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Australian companies don’t value keeping our data safe because they have little to lose.

Few would disagree with the view that the world has changed more in the last 20 years than it did in the 2,000 years before that.

In today’s connected world, breaking news is streamed live into the palm of our hands in seconds. The dark side to that connectivity is that the minute details of our personal lives are increasingly collected and stored by governments and corporations.

Many of us are disturbed to see significant data breaches of our personal details and sensitive health data. It is clear that the system is failing and Australians need much stronger protections to guard their data.

Over the last weekend our team have spoken to people affected by the latest Medibank data breach. Some complained about their personal data being used to access bank accounts but many of us don’t realise the broader impact of this leak.

Some individuals are living in fear for their lives if their addresses are made public, others fear public ridicule, the loss of their employment and relationship break downs if their sensitive medical information is made public. Some are at risk of being blackmailed if their HIV status or other health information is made public.

We have had to suggest 24-hour security for some Medibank members who have a high public profile and whose home address is strictly confidential.

Like many corporations, Medibank promises to store members information securely and to have a range of security controls in place. They claim that their employees and contractors regularly receive targeted privacy training.

They claim to keep personal information for only as long as it is required in order to provide their members with products and services or to legitimately comply with their business and legal obligations. But we know of some Medibank customers whose policy expired 10 years ago who have been notified that their data was included in the breach.

How did this happen? One reason is that Australian privacy law is weak and our laws don’t motivate corporations and governments to take cybersecurity seriously.

That’s because they have little to lose themselves. This is a market failure that requires regulation. Businesses make money and are more profitable when they take and use your personal data. Some make money by selling your details to others, but because there is little downside, they don’t value the loss of your data.

Data security costs money and requires commitment. While some international cybercriminals are becoming more technically adept, our nation’s data security practices have been so sloppy that recent major data breaches could have been avoided altogether if simple practices like multi-factor authentication were in place.

The Morrison government sat on a Privacy Act review for two years. Now is the time for action. The Medibank, Optus and NDIA mass data breaches demand urgent rights-based change which could be summarised in a five-point plan, including an individual right:

1. To make informed decisions before consenting to the use of your data.

2. To know when your data may have been accessed or misused.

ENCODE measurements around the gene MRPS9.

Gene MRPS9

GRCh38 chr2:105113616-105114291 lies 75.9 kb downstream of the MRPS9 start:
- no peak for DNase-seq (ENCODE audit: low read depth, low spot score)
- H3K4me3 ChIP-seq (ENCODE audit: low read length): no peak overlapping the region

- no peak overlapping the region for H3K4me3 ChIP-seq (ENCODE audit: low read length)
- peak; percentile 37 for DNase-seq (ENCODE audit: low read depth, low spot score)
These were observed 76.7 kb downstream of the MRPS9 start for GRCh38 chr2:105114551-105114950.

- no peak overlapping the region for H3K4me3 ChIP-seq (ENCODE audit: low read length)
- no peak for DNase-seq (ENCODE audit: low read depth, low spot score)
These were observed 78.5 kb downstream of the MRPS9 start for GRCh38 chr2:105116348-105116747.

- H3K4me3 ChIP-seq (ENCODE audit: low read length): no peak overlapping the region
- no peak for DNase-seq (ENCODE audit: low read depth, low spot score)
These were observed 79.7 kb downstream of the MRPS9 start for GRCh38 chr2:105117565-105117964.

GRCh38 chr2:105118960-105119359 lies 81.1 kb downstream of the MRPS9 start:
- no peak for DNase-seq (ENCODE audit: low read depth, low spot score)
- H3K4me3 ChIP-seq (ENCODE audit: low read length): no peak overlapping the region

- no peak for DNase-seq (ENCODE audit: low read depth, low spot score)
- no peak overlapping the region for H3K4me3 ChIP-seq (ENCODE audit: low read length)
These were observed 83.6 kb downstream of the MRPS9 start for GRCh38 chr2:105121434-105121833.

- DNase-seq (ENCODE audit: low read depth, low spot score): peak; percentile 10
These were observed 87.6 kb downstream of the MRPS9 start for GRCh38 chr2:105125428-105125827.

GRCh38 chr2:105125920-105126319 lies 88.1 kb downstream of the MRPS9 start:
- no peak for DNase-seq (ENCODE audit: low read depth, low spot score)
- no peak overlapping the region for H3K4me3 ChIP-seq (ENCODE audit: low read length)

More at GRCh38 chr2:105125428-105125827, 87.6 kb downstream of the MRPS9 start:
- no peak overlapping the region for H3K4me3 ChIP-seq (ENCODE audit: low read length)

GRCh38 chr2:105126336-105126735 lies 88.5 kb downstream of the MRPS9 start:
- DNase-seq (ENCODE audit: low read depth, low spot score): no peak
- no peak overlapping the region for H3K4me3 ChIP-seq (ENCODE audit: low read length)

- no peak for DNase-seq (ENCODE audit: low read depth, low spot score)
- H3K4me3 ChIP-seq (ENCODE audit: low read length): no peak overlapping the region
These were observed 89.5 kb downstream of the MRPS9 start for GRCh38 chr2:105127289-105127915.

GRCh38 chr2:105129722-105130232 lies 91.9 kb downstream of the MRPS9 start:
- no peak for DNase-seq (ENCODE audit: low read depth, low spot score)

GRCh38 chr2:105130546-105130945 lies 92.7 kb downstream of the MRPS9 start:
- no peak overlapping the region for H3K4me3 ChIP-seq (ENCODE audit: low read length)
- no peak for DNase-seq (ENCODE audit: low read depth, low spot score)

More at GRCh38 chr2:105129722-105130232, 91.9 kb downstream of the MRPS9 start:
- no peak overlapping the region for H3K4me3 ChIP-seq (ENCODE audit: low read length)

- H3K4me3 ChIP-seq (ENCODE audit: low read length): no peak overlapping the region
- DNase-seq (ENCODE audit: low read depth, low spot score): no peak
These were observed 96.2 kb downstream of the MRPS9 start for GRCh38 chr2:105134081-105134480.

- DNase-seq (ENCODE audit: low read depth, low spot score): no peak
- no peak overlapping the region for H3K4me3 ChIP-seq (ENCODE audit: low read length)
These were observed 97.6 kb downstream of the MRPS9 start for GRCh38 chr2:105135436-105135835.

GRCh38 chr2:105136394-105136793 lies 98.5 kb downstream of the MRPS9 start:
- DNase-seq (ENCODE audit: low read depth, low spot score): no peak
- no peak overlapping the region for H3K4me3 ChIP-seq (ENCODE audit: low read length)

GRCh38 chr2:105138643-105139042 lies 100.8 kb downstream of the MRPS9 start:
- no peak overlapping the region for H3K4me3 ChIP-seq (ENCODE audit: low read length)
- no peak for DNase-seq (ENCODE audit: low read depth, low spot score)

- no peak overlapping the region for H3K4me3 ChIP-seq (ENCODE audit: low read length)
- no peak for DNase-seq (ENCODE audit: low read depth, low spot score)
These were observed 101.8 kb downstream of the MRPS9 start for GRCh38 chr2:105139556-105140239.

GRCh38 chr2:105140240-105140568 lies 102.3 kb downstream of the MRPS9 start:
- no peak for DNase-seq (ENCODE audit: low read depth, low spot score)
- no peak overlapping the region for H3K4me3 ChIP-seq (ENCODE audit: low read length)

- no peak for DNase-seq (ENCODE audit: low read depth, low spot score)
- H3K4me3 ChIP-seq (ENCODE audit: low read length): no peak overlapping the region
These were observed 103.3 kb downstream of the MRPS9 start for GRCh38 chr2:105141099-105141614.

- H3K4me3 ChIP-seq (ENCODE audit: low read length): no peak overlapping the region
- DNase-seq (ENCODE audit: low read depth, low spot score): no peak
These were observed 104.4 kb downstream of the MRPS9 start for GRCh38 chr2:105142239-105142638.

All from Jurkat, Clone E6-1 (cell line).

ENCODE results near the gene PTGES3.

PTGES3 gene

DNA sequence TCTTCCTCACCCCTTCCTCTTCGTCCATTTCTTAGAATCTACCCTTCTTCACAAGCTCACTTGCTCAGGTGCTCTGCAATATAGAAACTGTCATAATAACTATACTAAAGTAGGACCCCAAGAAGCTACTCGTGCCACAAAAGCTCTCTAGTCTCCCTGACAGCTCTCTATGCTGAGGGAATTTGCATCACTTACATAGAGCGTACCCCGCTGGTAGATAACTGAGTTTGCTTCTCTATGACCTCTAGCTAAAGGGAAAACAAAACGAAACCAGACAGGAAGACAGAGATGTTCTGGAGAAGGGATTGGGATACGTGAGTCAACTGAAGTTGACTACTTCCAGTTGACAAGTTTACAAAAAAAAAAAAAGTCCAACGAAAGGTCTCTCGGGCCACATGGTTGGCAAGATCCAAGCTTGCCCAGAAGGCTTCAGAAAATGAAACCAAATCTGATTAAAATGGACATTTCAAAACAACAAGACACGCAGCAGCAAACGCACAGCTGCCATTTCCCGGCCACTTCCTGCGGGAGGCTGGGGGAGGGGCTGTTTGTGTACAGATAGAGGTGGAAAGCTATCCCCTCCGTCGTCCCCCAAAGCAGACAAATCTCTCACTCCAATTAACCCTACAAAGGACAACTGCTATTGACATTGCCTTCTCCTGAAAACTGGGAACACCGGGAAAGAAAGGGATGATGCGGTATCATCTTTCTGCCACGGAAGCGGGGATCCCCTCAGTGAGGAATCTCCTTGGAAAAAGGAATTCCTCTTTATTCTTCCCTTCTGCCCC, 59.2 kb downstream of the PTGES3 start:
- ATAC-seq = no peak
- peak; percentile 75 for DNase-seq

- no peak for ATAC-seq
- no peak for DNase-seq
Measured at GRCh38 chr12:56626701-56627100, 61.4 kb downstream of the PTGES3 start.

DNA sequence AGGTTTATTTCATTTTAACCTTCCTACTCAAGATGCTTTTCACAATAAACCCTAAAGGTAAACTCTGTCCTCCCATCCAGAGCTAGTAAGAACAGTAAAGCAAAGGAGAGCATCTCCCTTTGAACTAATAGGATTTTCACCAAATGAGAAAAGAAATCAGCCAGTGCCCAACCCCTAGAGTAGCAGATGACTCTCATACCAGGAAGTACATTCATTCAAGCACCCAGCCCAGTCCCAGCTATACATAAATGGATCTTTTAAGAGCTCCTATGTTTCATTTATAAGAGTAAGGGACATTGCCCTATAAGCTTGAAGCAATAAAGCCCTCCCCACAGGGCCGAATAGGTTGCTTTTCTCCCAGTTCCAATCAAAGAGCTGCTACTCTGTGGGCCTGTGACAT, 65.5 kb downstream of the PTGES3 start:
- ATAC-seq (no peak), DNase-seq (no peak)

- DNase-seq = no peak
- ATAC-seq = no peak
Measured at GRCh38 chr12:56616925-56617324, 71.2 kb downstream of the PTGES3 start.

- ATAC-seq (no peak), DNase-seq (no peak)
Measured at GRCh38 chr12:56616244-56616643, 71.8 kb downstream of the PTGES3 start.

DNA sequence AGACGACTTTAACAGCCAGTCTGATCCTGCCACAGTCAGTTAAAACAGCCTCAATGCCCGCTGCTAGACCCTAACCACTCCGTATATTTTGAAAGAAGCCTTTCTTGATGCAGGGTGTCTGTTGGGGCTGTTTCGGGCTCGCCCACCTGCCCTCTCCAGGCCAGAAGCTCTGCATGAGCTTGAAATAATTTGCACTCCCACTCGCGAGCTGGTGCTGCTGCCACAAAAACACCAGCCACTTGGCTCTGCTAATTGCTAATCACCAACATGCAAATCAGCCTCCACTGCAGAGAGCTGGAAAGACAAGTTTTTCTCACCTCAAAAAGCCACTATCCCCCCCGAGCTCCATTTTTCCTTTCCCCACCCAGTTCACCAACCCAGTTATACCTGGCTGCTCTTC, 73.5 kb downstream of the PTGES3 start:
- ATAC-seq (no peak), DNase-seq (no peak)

3. To sue when your data has been accessed or misused.

4. To withdraw your consent to the use of your data.

5. To demand removal of your data from databases, including automatic removal when no longer required by law.

When a data breach occurs not all corporations are open with those affected, they rely on secrecy and confusion about what information has been taken to either fail to notify or to delay notifying individuals affected.

The Privacy Act just doesn’t encourage the prompt and efficient notification of data breaches. We’re not aware of any organisation being penalised for failing to notify a data breach since the Privacy Act was passed in 1988.

In the UK an individual can sue for a breach of their privacy. In Australia many corporations rely on judicial uncertainty about consumer rights to minimise the risks to their bottom line. This is one of many weaknesses of our system that must change.

Indeed, one of the recommendations in the government’s Privacy Act review is to legislate a common law right to sue for an invasion of privacy.

How many of us have ticked a box to allow a cookie on our computers not realising that allows the collection and commercial use of your personal data? That’s not informed consent and it must stop.

Individuals need to understand what personal details of theirs are being harvested and how they will be used by businesses or governments, and they need to have the right to withdraw their consent to the use of their data.

Additionally, businesses should be forced to delete data when it is no longer required or when individuals demand that their data is removed from databases.

It’s convenient for Australian companies to cry that they are the victims of a global hacking war. But that is a distraction from the urgent need for those companies dedicate security and IT resources to protecting our data.

The world is fast and connected but the absolute safekeeping of sensitive personal data safe is critical to business survival in the 21st century. A rights-based approach might just encourage that change.

George Newhouse is an adjunct professor of law at Macquarie University and a member of the legal team put together by Bannister Law Class Actions and Centennial Lawyers to investigate a class action into the Medibank data breach.

Duncan Fine is a solicitor and writer and a member of the legal team put together by Bannister Law Class Actions and Centennial Lawyers to investigate a class action into the Medibank data breach

Read More: Australian companies don’t value keeping our data safe because they have little to lose.

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